This article was originally published in The Notebook. In August 2020, The Notebook became Chalkbeat Philadelphia.
Despite years of efforts to provide alternatives for out-of-school youth, Philadelphia still has no organized system for reconnecting dropouts who decide they are ready to complete their high school education. One of Lori Shorr’s priorities as Mayor Nutter’s new chief education officer is to work with District leadership to make sure that one is created.
Shorr, whose most recent position was vice president for policy and planning at the Philadelphia Youth Network, said that the District has already begun plans to establish a “re-engagement center” on the first floor of the central office at 440 N. Broad St. The plan is for the center to be staffed with knowledgeable people from inside and outside the District who can evaluate young people’s needs, direct them to the right academic program, and organize the necessary support services.
Now, young people seeking to go back to school face a hit-or-miss bureaucracy. “[They] make a phone call, and somebody at 440 whose job is not necessarily to do this tells them to go back to the school [they] dropped out of,” said Shorr. “There’s something wrong with that as a protocol.”
Currently only the student’s last regular school knows how many credits a student has accumulated towards graduation. Nowhere does the District keep centralized records on each child that tracks their educational career and their connections, if any, to other city agencies like child welfare, family court, and behavioral health.
Shorr said that better data collection and better coordination between schools and the District central office – as well as social service agencies – will allow the District to better serve students seeking to re-engage.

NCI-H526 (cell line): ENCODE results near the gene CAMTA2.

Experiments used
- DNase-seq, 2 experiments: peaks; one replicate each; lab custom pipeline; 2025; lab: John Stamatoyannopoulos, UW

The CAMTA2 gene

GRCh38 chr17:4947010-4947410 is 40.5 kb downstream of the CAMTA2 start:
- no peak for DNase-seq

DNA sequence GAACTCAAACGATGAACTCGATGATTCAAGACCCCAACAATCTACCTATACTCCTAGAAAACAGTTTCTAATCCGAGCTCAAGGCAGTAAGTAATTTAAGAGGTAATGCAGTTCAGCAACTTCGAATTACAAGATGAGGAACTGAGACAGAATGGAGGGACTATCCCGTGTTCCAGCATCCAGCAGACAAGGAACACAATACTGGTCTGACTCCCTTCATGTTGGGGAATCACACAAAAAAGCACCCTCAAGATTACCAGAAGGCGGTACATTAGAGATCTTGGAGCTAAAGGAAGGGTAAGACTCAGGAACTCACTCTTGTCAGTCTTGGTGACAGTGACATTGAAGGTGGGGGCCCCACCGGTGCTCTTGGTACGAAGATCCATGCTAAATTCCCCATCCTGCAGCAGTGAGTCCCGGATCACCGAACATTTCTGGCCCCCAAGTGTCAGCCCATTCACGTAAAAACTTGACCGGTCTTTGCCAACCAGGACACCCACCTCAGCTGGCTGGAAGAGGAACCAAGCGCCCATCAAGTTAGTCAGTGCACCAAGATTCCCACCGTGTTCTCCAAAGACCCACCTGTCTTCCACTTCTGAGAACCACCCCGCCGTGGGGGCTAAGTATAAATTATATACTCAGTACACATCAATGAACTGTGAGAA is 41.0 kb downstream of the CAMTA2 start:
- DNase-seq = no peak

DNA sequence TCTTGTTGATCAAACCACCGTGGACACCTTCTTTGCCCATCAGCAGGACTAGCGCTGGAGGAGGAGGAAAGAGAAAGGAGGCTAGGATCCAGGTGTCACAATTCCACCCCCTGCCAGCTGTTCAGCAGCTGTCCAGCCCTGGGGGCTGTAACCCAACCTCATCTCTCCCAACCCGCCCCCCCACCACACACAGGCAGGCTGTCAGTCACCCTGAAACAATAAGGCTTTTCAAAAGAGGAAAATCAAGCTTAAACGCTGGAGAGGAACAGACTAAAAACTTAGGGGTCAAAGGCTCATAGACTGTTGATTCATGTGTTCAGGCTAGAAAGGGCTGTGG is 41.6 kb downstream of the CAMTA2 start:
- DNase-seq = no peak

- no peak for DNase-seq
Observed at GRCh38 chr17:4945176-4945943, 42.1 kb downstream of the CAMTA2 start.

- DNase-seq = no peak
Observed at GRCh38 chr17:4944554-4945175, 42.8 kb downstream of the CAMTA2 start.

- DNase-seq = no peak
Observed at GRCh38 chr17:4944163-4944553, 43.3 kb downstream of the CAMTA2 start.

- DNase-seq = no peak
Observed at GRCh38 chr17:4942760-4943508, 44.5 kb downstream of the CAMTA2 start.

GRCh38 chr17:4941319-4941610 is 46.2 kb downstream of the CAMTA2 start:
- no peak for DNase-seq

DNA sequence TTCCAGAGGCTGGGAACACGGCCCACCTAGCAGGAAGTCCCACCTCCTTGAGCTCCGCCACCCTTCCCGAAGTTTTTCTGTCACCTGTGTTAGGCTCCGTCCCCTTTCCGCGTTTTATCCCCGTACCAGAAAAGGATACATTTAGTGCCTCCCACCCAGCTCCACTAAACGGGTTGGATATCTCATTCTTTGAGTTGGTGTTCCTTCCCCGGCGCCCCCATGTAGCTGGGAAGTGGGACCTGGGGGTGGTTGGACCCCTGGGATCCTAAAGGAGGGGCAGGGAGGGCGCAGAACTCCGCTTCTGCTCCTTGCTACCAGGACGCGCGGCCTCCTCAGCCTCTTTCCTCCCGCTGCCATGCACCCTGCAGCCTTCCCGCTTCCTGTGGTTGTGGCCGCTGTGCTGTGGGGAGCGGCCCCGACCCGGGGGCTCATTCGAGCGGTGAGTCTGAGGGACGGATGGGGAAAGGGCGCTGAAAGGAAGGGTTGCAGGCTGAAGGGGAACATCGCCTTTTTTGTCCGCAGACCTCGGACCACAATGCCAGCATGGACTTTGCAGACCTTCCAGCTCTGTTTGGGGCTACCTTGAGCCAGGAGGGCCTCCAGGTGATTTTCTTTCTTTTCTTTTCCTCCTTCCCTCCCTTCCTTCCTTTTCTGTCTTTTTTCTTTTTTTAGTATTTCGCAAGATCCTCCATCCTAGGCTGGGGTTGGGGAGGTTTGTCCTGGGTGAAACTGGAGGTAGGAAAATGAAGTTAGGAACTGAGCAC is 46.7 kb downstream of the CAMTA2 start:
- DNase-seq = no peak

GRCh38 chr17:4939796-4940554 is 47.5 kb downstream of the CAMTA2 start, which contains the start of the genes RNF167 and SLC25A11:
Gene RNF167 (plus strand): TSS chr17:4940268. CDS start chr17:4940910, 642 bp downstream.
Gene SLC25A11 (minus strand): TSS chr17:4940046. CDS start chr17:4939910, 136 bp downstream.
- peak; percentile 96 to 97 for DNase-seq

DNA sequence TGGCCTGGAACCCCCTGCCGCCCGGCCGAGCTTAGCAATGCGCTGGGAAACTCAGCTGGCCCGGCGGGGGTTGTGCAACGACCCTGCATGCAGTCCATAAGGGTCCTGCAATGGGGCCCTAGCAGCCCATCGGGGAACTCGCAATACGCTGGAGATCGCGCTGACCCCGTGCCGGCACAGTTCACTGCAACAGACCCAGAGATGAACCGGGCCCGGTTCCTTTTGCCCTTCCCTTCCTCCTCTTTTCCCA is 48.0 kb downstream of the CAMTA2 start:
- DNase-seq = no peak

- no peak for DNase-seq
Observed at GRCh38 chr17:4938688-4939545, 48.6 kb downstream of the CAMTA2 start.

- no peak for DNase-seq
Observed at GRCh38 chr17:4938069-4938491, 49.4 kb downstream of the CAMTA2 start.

“As geeky and as wonky as data alignment is, it’s a huge part of what we’re going to have to do,” said Shorr, who before PYN developed policies designed to increase graduation rates statewide as a special assistant to state education secretary Gerald Zahorchak. Prior to that she directed the Office of School and Community Partnerships at Temple.
“Dropouts are kids who go in and out of all sorts of systems, and if you’re going to serve them, you have to have some place where adults who come into contact with that kid can look at something on a computer screen and … be able to serve them where they are,” she said. Shorr said that one-third of dropouts are children who have had contact with city agencies.
Useful academic information on students is also scant, she said. The re-engagement center will not only track down the student’s credit accrual, but do an academic evaluation, including reading and math levels. “Credit accrual isn’t going to tell you whether the kid reads at a third-grade level or tenth-grade level,” she said. “Knowing that is the difference between failure and success in an educational placement.”
Shorr is working with the District’s Office of Curriculum and Instruction to find the best assessments to use. She is working with the District and city to appropriately staff the center with people who can not only provide academic evaluation, but determine other needs.
The re-engagement center is one of several initiatives emerging from the District’s Secondary Education Blueprint that will require funds for staff in next year’s budget. Funding will be a factor in determining whether, for instance, center staff will follow through with students who come through its doors to make sure the placements are working out.
Besides reconnection, Shorr said it is crucial to work on preventing dropouts. Research from Johns Hopkins University and others shows that it is possible to identify students likely to drop out as early as sixth grade. “We’ve got to think about what that means for how we serve kids – how can we have data that’s nimble enough, and time for teachers to look at that data, so that the extra resources are there for kids who we know are taking an off-ramp pretty soon,” she said.
Shorr said that a key to prevention is creating genuine “small schools” that are small in culture as well as size. “I think Philadelphia is just starting down the road to small schools,” she said. “Buildings have been created; now schools have to be created.”